Hi there! Sorry it’s taken me a while to post. These last few weeks have been a little hectic what with final papers. It’s that time of the year when I continuously vocalize that college is really hard…and receive absolutely no sympathy. That’s probably because when I say college is really hard, I actually mean having so much fun is super exhausting
May 1st marked the last day of official classes and the beginning of Reading Period which is a whole week of unstructured studying time for students to prepare for Final Exams. A lot of final papers and projects have deadlines during Reading Period – so much so that students can even finish all their classes before the official week of exams begin! I am always actively grateful for this week because a lot of universities have classes up until exams which I think is completely ludicrous, unreasonable, and pretty much sets you up for tons of stress eating. Good thing Harvard cares about us But don’t think Reading Period is a like a week on the beach!! Depending on your schedule, you’re probably living in the library and attending review sessions like it’s your day job. The great part is that by night, there are tons of activities lined up!
This awkward 2-week period when you get to louse around, do nothing, and get really sick of school. So, naturally, when summer comes around, you’re ready for it. In college in general it’s just not like that. You have all your finals in a flurry and you hastily pack and… you leave. Just like that a really great semester comes to an end and you bask in how much you’ve grown and how fast it all went. Reading Period is a blessing in disguise. For five or so days before finals, Harvard gives us a reading period so that we can drill down, write our papers, and prepare for finals. It’s a blessing because not many college students get one. It’s not so much a blessing because, let’s face it, preparing for finals is not always so fun. BUT reading periods are actually one of my favorite weeks because it always affords me the chance to do a little more exploring– nothing motivates me to go outside my usual “Harvard spaces” than the need to study.
Not very many kids complain about classes ending for Reading Period, but this isn’t to say that we don’t appreciate class. The semester definitely reliably blends unpredictable events into everyone’s life which can make attending every single lecture and (discussion/problem solving) section difficult. Most lectures, however, are recorded so if you absolutely can’t go to class, you can always watch the video at your own leisure. There are even tools out there that allow you to watch videos 1.5x to 3x faster – talk out upping your efficiency, though it can be hard to understand someone talking that fast. These technological advances can make life easier, but there are invaluable perks about attending lectures.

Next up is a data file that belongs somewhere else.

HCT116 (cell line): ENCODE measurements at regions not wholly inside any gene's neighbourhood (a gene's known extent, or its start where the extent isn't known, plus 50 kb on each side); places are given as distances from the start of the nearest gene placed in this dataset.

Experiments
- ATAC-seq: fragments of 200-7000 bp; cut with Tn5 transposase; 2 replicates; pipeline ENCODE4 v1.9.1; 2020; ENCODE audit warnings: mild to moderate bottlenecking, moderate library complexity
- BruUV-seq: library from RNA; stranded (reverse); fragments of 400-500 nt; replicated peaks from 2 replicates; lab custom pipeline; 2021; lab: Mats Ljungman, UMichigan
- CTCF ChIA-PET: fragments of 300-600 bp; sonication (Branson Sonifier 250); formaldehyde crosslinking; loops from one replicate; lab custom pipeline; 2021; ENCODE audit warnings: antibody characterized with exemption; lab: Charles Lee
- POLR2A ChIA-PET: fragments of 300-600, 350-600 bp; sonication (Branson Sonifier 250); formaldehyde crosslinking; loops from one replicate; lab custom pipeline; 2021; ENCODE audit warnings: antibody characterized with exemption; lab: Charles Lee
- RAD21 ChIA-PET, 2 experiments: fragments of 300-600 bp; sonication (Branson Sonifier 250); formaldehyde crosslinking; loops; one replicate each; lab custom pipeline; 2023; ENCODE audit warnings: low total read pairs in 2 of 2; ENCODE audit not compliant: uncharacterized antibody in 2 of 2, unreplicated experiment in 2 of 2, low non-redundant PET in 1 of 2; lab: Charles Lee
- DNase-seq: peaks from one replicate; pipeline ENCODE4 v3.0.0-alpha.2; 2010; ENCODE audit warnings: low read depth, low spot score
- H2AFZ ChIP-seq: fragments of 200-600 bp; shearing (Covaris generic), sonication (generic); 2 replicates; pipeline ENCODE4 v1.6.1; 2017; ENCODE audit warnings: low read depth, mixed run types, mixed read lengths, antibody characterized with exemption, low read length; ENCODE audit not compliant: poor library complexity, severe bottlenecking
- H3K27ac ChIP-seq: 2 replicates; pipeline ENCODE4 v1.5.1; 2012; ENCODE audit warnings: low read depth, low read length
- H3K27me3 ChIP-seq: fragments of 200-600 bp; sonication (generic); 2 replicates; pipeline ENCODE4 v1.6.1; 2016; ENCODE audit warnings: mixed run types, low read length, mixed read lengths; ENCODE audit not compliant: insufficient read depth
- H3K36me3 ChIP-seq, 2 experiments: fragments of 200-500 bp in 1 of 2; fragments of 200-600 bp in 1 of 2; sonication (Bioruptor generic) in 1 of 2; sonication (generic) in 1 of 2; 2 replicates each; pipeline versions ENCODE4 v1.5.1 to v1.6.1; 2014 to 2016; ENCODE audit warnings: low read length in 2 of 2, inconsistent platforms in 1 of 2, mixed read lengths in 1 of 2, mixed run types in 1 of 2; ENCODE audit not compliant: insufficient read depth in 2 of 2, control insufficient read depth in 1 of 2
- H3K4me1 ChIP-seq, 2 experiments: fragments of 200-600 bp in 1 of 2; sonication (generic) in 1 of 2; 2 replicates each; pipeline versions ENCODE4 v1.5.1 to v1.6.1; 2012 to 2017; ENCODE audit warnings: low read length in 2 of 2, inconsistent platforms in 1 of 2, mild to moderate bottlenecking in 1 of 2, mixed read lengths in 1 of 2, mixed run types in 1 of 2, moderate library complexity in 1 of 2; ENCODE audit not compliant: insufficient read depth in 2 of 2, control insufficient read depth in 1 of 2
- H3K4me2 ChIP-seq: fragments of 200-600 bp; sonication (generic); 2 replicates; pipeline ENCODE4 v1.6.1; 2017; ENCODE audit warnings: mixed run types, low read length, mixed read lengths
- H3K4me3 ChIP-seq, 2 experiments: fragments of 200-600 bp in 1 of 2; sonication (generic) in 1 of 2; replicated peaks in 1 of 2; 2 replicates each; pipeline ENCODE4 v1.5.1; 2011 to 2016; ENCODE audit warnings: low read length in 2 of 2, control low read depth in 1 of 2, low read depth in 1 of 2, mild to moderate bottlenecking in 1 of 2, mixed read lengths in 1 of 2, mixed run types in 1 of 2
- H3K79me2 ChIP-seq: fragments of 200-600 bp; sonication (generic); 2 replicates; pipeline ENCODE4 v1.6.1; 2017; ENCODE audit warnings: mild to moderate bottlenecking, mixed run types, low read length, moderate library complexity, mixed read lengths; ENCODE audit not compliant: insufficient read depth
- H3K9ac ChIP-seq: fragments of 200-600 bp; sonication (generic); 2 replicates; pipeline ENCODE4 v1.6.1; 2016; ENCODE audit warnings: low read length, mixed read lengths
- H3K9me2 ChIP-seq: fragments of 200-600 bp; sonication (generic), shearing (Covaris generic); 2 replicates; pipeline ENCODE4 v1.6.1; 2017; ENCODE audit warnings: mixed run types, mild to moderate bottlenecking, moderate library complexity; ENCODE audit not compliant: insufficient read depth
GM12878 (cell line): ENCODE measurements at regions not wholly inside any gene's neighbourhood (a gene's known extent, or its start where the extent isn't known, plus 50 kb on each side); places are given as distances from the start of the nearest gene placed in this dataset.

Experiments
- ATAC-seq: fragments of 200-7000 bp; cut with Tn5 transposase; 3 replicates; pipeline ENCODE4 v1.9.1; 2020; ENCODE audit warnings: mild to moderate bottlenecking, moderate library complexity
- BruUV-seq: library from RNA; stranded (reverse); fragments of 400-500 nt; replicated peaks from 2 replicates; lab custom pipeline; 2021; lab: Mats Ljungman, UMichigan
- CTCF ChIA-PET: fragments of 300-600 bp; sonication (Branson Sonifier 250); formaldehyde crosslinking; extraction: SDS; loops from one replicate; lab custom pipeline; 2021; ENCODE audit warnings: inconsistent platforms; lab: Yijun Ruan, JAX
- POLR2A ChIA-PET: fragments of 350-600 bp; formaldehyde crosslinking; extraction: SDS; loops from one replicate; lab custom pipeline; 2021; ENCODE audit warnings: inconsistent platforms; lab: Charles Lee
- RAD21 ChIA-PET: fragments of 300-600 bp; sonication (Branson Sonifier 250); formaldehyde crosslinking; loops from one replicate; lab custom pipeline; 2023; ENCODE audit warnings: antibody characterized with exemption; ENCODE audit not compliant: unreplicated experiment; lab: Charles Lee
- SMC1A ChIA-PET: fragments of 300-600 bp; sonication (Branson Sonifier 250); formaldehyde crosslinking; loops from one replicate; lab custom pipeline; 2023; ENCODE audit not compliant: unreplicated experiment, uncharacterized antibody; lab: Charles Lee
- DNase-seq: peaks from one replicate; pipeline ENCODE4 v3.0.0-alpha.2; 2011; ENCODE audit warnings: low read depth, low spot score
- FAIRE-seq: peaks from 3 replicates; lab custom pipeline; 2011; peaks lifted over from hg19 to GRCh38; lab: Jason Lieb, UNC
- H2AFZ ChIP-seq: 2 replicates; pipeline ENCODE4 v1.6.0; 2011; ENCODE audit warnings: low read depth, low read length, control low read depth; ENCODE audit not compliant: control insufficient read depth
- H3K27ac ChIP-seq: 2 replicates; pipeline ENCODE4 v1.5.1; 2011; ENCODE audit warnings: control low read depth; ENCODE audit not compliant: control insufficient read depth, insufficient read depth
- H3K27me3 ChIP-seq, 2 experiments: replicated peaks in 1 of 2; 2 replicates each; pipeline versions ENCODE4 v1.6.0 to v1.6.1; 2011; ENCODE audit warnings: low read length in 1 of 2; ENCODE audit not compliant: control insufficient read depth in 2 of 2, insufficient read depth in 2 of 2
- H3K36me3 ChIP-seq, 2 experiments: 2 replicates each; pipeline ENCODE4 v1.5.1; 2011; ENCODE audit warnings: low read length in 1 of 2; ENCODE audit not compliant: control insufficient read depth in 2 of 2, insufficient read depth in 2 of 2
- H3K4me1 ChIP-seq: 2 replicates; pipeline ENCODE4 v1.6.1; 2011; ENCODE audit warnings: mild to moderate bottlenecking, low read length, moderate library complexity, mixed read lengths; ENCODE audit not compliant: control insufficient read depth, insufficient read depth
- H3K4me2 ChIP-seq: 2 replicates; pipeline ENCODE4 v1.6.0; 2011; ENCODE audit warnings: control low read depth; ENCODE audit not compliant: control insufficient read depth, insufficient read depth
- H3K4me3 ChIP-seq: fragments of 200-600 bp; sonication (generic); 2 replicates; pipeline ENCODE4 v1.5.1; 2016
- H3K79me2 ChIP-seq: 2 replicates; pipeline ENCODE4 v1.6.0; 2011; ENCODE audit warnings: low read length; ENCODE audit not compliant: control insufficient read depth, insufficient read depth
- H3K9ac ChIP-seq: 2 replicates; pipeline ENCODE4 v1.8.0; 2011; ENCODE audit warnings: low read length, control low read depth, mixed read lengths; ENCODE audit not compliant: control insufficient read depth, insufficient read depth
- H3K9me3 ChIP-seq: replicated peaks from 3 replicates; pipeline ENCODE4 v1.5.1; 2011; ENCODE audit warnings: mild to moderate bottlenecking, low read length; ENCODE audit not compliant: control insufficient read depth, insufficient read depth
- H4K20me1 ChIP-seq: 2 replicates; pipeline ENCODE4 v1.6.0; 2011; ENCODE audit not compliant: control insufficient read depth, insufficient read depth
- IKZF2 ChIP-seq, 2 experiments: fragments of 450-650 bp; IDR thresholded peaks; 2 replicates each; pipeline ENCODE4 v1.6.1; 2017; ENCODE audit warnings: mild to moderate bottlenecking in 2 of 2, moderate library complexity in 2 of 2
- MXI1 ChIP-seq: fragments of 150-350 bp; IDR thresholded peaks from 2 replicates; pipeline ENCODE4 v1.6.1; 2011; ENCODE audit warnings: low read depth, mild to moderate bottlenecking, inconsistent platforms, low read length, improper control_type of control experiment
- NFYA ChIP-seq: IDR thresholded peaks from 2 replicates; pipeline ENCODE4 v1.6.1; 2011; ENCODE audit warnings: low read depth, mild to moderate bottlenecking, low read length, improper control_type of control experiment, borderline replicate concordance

Soledad O’ Brien will grill you, as I unceremoniously found out during an impromptu Q&A after the forum. She had come to the Institute of Politics to talk to a group of about 40 undergraduates about politics and public service in a more casual setting. She came in, stood at the podium, and instead of launching into the banal stump speech glittered with inspirational stories and encouraging mantras, fired a question at us: Why do you want to go into this field (politics)? It seems to me that there are a lot more effective ways to affect change, she challenged us. She stood defiant. No one answered her at first. “Well this is going to be a pretty short meeting,” she chuckled. She wasn’t there to inspire us, she was there to make us think. Seeing her at the last JFK Junior Forum was more than just a treat. Part of what is so unique about the Harvard experience is the opportunity to not just hear from and sit in the room with amazing people who do incredible work, but too to talk to them, to ask them questions, to learn from them. These experiences give Harvard students a most special outlook on the world and, at least my case and in the case of this forum, the opportunity to figure out what it is that they want.
There are moments when I am really proud of my school. Like the weekend after the bombings at the Boston Marathon. One of the really cool things going on at Harvard this semester was the construction of a new Science Center Plaza. The Plaza– which is this awesome new common space!) It was to be unveiled on Friday, the day that we were on lockdown as the police tried to find the suspect. And so, unfortunately, the big unveiling ceremony Harvard had scheduled was postponed and Visitas was cancelled. But the Harvard community turned right back around and the very next Friday, yellow flowers lined the plaza. They were free for all community members and students. More than that, boards with well wishes for the victims of the attack lined our plaza. It was so heartening to see such warmth in those yellow flowers after such a tumultuous and chaotic few days. It was a strong reminder of the common spaces that are slowly bridging together our community and keeping us forever more #BostonStrong.
It’s inevitable that the end of the semester brings a lot of stress with final papers, but it’s important to realize that we have a lot of accomplishments to celebrate as well! The end of every semester calls for a celebration honoring our hard work. This semester is a bit special because in light of recent tragic events in Boston, it also seems imperative to celebrate Boston. I have mentioned before that’s it’s a tad difficult to motivate Harvard students to get off campus because there’s always so much to do on campus and because it’s like we’re constantly living in a time crunch. Remember that fun is exhausting too, so it’s also critical to balance with work. Kind of a lie, since my work thus far has been pretty fun.